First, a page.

Spanish prime minister Jose Luis Rodriguez Zapatero said his country must overhaul its pension system, including raising the retirement age and changing the way payments are calculated.
In his annual state-of-the-nation address, Zapatero (pictured) said he wanted to raise the retirement age from 65 to 67 and would consider increasing the number of years of contributions used to calculate pensions, which could lead to lower average payouts.
Any changes must go through a cross-party parliamentary commission and Zapatero said he wanted to seek "consensus" on the move.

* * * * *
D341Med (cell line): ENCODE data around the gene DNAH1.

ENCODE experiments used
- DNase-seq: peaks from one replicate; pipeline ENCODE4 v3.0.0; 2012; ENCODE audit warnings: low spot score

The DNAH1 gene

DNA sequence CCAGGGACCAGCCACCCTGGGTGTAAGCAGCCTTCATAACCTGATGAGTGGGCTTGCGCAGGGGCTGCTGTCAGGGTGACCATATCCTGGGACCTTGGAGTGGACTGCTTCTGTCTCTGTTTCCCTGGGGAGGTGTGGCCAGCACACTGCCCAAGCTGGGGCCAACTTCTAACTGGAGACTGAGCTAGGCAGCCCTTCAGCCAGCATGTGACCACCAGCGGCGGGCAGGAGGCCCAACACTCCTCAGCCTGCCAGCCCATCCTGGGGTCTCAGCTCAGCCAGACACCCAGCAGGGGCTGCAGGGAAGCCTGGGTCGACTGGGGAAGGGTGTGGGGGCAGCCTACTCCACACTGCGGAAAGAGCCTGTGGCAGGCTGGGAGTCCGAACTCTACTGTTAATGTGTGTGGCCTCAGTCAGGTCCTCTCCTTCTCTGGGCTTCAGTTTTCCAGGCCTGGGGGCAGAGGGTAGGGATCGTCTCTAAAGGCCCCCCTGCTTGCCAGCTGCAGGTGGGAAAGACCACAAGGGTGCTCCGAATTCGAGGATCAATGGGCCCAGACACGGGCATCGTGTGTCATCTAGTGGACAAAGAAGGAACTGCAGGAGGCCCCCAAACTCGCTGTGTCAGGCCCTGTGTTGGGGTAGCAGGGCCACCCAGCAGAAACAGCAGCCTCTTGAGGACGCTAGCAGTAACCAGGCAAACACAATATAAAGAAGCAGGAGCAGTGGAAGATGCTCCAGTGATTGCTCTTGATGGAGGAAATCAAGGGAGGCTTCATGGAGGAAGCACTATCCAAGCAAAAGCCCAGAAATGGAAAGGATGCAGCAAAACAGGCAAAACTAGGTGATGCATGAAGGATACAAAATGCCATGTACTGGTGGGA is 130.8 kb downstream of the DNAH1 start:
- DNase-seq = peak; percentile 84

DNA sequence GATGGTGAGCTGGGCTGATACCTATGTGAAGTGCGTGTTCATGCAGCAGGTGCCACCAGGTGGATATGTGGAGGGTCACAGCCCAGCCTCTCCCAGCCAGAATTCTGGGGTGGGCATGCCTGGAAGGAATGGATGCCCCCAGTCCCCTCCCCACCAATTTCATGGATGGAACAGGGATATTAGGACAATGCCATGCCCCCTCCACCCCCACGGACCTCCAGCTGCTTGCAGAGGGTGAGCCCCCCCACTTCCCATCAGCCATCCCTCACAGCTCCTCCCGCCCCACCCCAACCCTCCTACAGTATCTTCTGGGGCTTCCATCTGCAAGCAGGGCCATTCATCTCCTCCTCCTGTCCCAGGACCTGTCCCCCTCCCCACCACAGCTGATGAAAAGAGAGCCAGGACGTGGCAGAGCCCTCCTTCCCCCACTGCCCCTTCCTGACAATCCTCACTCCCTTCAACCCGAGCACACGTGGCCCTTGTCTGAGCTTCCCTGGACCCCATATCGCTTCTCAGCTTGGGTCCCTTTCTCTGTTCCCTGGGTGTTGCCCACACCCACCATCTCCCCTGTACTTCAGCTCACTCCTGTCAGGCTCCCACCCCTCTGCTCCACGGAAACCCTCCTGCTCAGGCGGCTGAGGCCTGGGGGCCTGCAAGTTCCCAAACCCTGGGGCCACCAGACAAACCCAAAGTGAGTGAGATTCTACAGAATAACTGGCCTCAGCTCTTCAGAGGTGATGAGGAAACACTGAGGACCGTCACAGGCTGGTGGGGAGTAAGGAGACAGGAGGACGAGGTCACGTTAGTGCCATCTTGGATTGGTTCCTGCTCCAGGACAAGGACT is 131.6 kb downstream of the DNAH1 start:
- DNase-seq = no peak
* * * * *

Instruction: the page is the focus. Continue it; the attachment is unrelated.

"We can't close our eyes; we have to adapt our pension system to demographic changes," Zapatero said. "We want to clear up as soon as possible the uncertainties about the sustainability of the system" and "strengthen the credibility of our public finances.
The Spanish government is trying to cut the euro region's third-largest budget deficit while returning the economy to growth after a two- year recession.
The registration deadline for the Workplace Savings & Benefits Awards 2019 is today.
This week's top stories were the DWP giving the green light to CDC and TPR granting extensions for 11 master trust authorisation applications.
Susan Martin says building strong foundations for business are the only way forward as the pensions industry is radically shaken up
The Pensions Regulator (TPR) has granted Now Pensions a six-week extension for its master trust authorisation application after the 31 March deadline, PP can reveal.